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Will individual psychotherapy lead to divorce

I have heard a number of times “if I am trying to save my marriage, won’t individual psychotherapy make it more likely I will get divorced?”, or some variation of this idea.

The idea is that if a person is trying to save a marriage, they should be seen in couples therapy. 

First, no therapist can ‘save a marriage’, that must be done by the two individuals in the marriage. In my experience people have ended marriages for all sorts of reasons, some very sensible ones and some seemingly trivial. I have seen people who I expected would and ought to stay together come apart and I have seen people that most observers would think should go their separate ways and yet they continued as married. I have seen marriages break up over the most fleeting of affairs and marriages that have survived and sometimes improved after repeated affairs. 

The point here is that the marriage and the longevity of the marriage must involve the thoughtful choices of two people.

I might even suggest that a marriage does not necessarily deserve ‘saving’; a marriage needs to be beneficial and desirable to the two individuals and perhaps the children who exist in that marriage and family. Where psychotherapy helps is in guiding one or both of those people to recognize what they want and what actions are supporting their goals or preventing those goals. Individual psychotherapy can very successfully help each of the partners work on these issues and let the growth of each of the partners in their own therapy help them interact more successfully in the marriage and negotiate their futures together. Couples therapy is not to be dismissed.  A skilled couples psychotherapist may be very helpful in increasing communication and understanding of the problems in a relationship. But, couples therapy is not the only path.

Sometimes I hear that psychotherapy causes divorce. Several ideas come into play, first that the psychotherapy draws one spouse away from the marriage or that psychotherapy is so self centered that if could not improve a marriage. Psychotherapy surely helps a person to become more clear about their own internal workings and their own desires and needs. But, equally psychotherapy helps the individual to fit those discovered needs and desires into the context of their lives and relationships. You cannot get everything you want, but you can learn to negotiate for what you want more clearly. And a product of a person’s individual psychotherapy is an increased empathy, in other words, a lessening of self involvement and a growing ability to understand the other’s point of view.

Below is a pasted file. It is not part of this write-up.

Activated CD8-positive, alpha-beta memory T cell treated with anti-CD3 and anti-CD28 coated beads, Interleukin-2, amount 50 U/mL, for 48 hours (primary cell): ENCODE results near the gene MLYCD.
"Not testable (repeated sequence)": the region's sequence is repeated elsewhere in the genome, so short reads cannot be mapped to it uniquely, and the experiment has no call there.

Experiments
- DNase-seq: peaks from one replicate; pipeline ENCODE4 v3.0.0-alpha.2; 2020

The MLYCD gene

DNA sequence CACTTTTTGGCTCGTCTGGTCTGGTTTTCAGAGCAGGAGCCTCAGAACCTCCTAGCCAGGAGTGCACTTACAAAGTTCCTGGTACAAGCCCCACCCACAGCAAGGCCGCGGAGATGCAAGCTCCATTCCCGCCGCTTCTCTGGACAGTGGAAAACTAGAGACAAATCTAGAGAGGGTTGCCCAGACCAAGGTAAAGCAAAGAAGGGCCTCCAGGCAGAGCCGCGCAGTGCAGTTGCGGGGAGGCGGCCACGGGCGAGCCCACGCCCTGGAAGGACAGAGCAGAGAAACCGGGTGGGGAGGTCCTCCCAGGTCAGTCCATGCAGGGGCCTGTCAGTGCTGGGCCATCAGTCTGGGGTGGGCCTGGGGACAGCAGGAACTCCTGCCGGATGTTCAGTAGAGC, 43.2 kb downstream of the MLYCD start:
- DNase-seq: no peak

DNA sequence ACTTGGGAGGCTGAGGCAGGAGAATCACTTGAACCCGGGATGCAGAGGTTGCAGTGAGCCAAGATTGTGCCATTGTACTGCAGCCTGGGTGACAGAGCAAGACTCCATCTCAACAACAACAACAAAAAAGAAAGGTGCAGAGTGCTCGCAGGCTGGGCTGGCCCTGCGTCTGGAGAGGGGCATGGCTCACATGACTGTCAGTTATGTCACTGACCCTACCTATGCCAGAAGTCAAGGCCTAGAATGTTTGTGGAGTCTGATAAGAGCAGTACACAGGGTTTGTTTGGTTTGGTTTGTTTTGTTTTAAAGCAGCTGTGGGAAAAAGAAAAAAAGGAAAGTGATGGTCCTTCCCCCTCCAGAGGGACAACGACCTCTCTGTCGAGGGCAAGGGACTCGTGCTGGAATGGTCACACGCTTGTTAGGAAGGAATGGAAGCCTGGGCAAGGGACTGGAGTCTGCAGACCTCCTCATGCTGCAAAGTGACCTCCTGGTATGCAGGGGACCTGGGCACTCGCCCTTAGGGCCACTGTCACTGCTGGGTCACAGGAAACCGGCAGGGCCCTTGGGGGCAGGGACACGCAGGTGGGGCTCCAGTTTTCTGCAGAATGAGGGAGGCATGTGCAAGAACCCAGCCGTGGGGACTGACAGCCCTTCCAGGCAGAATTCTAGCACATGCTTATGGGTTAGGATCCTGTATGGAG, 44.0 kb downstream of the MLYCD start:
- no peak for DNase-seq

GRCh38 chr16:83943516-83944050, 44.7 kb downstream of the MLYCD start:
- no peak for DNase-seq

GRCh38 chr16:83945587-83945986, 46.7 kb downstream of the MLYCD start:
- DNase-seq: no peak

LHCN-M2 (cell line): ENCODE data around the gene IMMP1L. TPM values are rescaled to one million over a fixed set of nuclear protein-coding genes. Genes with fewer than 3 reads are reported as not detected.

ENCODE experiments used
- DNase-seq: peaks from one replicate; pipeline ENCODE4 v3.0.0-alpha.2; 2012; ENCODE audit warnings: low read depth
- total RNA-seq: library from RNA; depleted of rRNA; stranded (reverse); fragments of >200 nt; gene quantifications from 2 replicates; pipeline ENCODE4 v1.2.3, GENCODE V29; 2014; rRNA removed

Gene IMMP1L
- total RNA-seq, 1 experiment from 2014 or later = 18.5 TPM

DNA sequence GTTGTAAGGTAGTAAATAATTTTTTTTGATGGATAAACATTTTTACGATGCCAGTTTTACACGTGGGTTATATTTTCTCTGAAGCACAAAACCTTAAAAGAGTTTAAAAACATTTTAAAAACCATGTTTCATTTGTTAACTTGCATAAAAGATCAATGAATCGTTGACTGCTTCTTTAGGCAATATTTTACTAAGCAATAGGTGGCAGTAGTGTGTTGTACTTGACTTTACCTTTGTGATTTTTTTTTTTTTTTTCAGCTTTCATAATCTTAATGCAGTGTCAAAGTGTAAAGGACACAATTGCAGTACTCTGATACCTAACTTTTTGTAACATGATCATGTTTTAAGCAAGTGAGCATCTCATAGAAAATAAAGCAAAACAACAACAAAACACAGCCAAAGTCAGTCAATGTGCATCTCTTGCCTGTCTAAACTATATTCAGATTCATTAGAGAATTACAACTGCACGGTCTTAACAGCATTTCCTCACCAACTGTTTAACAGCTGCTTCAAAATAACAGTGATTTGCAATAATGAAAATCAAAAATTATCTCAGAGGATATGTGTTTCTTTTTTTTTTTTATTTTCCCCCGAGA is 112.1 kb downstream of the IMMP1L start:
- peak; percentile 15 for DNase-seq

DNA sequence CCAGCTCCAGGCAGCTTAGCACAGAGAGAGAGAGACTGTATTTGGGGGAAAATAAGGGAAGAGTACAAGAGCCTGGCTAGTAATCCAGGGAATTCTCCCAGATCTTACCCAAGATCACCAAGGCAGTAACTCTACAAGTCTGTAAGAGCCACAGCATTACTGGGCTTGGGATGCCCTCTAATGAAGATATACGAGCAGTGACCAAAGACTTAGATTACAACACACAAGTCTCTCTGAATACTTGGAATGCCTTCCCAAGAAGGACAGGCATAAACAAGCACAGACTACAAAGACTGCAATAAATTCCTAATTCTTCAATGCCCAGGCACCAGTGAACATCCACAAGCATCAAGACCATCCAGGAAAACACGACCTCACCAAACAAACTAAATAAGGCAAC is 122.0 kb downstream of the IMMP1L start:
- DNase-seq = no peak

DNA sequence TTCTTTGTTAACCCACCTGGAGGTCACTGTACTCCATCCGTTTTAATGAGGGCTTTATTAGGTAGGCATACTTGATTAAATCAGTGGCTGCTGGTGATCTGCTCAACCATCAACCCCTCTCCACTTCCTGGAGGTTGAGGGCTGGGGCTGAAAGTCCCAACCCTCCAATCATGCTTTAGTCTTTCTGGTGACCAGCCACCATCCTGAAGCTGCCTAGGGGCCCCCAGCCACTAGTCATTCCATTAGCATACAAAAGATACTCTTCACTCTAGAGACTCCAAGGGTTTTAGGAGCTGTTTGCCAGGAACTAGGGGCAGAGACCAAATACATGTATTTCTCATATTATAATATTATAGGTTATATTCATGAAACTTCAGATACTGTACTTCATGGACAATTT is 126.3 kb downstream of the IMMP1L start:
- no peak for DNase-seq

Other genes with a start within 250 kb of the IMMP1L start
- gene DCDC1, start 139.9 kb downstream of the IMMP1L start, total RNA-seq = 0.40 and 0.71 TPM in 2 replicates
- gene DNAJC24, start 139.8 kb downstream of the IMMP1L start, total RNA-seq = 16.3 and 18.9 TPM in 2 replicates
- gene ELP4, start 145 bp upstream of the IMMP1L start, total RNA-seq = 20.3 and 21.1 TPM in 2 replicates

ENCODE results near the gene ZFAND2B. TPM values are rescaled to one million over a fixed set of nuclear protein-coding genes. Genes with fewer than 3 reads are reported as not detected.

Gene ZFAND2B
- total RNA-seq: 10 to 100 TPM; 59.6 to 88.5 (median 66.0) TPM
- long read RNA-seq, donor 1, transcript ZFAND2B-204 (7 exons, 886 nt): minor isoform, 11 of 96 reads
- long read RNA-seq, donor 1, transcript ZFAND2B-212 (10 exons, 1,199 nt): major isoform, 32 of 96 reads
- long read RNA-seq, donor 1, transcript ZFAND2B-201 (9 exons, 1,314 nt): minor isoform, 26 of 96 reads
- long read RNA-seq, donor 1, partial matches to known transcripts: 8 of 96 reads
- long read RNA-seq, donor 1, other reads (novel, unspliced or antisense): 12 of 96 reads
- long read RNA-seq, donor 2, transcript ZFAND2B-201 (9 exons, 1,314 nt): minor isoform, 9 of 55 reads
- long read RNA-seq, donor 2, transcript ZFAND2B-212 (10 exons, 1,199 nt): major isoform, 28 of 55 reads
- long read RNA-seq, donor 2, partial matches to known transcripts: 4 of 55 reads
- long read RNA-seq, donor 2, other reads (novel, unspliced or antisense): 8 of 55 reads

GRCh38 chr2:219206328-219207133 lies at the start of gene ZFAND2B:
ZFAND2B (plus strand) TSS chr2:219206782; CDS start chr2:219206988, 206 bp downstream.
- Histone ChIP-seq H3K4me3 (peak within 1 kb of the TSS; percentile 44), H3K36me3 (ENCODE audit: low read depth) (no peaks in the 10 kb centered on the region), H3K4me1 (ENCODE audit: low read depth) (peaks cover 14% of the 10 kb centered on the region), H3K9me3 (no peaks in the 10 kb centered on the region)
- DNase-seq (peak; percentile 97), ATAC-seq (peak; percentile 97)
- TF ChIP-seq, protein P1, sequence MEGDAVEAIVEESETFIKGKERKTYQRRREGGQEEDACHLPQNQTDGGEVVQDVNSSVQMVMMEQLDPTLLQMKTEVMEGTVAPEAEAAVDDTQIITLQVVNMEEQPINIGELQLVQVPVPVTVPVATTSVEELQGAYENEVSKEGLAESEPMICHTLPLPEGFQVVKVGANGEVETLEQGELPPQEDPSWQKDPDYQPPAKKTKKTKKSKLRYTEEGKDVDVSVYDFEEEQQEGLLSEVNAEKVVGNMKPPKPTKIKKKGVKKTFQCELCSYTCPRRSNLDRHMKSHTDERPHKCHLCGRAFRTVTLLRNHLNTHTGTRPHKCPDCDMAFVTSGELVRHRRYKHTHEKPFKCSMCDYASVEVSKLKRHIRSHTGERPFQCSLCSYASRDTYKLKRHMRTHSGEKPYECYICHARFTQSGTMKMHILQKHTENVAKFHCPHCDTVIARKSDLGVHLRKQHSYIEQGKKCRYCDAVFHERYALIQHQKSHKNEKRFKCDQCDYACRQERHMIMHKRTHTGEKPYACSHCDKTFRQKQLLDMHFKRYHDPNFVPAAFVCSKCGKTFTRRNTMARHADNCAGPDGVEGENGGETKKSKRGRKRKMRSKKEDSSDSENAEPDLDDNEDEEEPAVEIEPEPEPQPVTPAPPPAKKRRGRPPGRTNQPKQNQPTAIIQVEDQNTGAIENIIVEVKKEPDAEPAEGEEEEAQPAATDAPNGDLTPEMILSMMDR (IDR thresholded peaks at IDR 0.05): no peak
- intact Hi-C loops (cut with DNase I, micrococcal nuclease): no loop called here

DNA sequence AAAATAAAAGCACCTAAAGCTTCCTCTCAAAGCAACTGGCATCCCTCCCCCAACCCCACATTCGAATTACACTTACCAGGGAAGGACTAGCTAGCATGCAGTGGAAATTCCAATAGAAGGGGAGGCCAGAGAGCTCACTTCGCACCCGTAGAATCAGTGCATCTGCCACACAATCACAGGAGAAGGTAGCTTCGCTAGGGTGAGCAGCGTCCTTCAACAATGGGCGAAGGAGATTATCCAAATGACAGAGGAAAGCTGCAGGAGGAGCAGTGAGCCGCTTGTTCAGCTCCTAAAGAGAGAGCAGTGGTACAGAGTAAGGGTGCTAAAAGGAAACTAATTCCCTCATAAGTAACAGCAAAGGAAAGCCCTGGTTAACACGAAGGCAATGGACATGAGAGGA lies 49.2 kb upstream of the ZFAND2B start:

Psychotherapy is not an inevitable path to divorce.

Psychotherapy will help you think more clearly about what you want and how to find greater satisfaction in your life. That may require finding more effective ways of communicating and negotiating with your spouse. 

Sometimes in the course of psychotherapy a person comes to realize that he or she cannot negotiate their relationship any further or more successfully. In the work of self understanding that person may come to the very difficult decision of getting divorced. This is not the bias of psychotherapy, but the result of more careful consideration of oneself. I have met with people who come into to treatment poised for divorce or separation and my suggestion is to slow that decision until some time in psychotherapy allows for a careful analysis of what is going on and what is going to provide the greatest improvement in life. Sometimes the decision to divorce comes up more firmly and sometimes the decision to enter more fully into the relationship leads to staying in a marriage and making it more satisfying.


 

peter-armstrong-clinical-psychology-psychoanalysis-portland-oregonPeter has a Ph.D. in Clinical Psychology and maintains a private practice in psychotherapy since licensure in California in 1984. Currently he lives and practices in Portland Oregon.

He completed additional training as a Psychoanalyst in 1996 and treats individuals in psychotherapy and psychoanalysis. Peter also supervises and consults to practicing psychotherapists.

You can contact Peter here to discuss your needs and questions about a consultation.

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Shared by permission from: Peter S Armstrong PhD.com.

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